Message 1: What Generation 2004 stands for!

“In a Union of equals, there can be no second class workers. Workers should earn the same pay for the same work in the same place.”

(J.C. Juncker, State of the Union address, 13 September 2017)

Generation 2004 is a dynamic staff association campaigning against injustice and inequality in the EU institutions. We give a voice to the interests of staff recruited in the EU Institutions after 2004/2014 who face diminished career prospects and deteriorating employment conditions and to everyone who feels that injustice and inequality cannot be at the very heart of the European institutions.

Why is there 2004 in the name of our organisation?

  • Because 2004 was the year when the most drastic reform ever of the Staff Regulations introduced the various staff categories – including the Contract Agent category – that have deeply divided the staff ever since. If you are discriminated against, it is because of the 2004 reform!
  • 2004 was also the year of the largest enlargement wave of the EU. Our organisation is also the natural home of all staff recruited from the “new” (2004+) Member States as above all they have to pay the price. The price for not only leaving the perks and privileges of pre-2004 staff untouched, but actually making the icing on the cake even thicker with the introduction of additional grades and so-called “Senior Experts” and “Senior Assistants”.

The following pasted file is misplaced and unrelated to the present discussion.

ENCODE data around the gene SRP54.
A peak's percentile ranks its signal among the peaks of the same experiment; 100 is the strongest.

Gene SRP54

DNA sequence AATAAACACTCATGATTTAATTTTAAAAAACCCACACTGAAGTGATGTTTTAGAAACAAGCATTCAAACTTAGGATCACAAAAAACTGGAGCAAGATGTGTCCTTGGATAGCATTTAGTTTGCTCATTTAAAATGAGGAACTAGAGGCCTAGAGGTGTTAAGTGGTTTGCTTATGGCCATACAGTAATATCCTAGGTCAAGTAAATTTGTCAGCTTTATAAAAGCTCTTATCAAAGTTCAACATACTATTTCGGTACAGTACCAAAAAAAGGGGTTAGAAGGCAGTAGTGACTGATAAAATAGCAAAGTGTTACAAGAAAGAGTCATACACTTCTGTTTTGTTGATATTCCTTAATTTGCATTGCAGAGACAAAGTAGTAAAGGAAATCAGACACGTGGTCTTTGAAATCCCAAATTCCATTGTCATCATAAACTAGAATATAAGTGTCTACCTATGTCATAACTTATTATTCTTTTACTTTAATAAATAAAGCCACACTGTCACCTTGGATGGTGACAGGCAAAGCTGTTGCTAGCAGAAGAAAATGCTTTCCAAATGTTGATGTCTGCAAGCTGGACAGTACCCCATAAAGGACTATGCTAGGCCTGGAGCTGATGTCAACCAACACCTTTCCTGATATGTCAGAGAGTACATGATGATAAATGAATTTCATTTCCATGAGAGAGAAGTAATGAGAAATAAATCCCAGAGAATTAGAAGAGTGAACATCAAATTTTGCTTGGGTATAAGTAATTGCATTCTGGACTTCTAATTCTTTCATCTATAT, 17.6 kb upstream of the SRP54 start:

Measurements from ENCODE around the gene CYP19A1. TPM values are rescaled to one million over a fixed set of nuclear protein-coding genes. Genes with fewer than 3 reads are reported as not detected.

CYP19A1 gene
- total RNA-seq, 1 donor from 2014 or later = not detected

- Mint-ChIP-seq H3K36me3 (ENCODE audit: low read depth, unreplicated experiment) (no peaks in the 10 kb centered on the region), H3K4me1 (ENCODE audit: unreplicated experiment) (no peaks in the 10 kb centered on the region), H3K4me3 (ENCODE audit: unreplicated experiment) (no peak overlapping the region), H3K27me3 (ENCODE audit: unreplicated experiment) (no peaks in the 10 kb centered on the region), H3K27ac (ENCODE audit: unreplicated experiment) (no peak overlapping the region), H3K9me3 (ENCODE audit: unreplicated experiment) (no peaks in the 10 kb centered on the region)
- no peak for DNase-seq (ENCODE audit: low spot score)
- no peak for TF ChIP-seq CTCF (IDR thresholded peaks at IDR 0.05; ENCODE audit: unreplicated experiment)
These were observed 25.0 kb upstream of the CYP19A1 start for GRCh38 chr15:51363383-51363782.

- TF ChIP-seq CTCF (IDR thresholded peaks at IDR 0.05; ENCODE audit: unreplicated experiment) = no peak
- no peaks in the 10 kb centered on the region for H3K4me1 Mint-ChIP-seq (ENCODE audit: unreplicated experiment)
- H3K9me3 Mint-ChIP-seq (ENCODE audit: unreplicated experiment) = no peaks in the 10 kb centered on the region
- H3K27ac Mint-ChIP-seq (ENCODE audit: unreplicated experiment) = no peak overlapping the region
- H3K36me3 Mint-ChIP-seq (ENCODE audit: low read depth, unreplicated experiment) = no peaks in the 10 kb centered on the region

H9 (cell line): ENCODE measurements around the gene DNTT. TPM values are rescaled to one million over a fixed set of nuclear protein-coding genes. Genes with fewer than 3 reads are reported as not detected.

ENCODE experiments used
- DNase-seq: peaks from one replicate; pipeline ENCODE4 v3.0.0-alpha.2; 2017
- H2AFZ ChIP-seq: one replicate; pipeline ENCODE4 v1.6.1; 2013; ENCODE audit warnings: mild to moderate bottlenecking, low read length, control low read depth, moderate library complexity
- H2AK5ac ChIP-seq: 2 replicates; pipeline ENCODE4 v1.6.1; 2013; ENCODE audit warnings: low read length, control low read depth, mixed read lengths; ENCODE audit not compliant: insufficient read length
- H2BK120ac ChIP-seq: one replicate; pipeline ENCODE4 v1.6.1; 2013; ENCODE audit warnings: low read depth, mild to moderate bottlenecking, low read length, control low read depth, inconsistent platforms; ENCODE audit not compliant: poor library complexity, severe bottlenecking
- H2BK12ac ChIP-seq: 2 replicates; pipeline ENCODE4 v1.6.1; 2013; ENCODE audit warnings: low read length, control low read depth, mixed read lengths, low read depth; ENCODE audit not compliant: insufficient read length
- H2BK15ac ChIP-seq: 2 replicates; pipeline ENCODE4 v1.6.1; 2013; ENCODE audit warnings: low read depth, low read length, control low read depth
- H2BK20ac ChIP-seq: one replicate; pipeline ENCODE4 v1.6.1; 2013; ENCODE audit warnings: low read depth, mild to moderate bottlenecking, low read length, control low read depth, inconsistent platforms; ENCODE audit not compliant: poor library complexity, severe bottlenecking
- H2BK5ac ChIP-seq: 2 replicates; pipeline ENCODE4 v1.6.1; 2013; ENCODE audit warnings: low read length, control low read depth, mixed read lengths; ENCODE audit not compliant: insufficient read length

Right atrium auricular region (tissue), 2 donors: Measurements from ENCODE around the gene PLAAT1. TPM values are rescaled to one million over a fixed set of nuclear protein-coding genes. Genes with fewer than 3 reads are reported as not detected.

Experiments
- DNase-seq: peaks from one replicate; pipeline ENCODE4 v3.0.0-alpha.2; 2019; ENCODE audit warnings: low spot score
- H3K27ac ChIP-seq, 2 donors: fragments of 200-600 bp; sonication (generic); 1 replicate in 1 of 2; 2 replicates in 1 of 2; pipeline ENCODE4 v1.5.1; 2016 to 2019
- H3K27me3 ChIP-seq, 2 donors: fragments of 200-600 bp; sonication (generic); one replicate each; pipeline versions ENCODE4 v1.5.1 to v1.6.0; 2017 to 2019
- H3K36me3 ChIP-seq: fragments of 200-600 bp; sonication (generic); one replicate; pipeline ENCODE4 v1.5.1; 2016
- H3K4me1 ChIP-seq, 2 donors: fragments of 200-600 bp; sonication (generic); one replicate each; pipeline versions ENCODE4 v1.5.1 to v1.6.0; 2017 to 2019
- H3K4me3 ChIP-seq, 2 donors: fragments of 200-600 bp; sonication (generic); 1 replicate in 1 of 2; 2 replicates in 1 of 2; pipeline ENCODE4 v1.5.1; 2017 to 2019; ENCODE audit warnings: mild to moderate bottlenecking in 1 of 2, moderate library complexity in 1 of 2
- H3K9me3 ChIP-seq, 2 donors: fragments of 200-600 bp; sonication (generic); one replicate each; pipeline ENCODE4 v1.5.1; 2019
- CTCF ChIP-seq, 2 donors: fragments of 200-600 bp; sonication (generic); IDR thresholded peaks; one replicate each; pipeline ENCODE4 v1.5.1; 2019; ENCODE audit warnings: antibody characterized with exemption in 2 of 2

So if you have been recruited after the 2004 reform, you are part of our generation, no matter your nationality!

Generation 2004 aims at a unified EU Public Service that is fair, just and motivating for all its employees. The Commission is not doomed to live in a permanent state of injustice. Precious resources are being wasted on senior experts and other privileged staff. Generation 2004 demands that these resources be instead used to help the precarious staff in the Commission and redress the careers of those who have been penalised in the past.

  • We denounce the systematic legal and practical discrimination of post-2004 staff vis-a-vis their pre-2004 peers, in particular enforced through non-recognition of relevant professional experience. This lack of recognition affects both ADs whose professional experience is fully used by the Commission despite being confined to junior grades and ASTs who have to do AD tasks without the corresponding salary. Following the changes introduced earlier this year, an increasing number of CAs suffers from the same fate. With only 5 years of professional experience being recognized, the JRC becomes less attractive for experienced researchers.
  • Last but not least, we denounce the increased use of precarious staff to carry out permanent tasks. Colleagues are not a dispensable resource that can be thrown out and replaced at will.
If you believe that inequalities that solely result from your recruitment date are unacceptable,
vote for Generation 2004 (List 1)!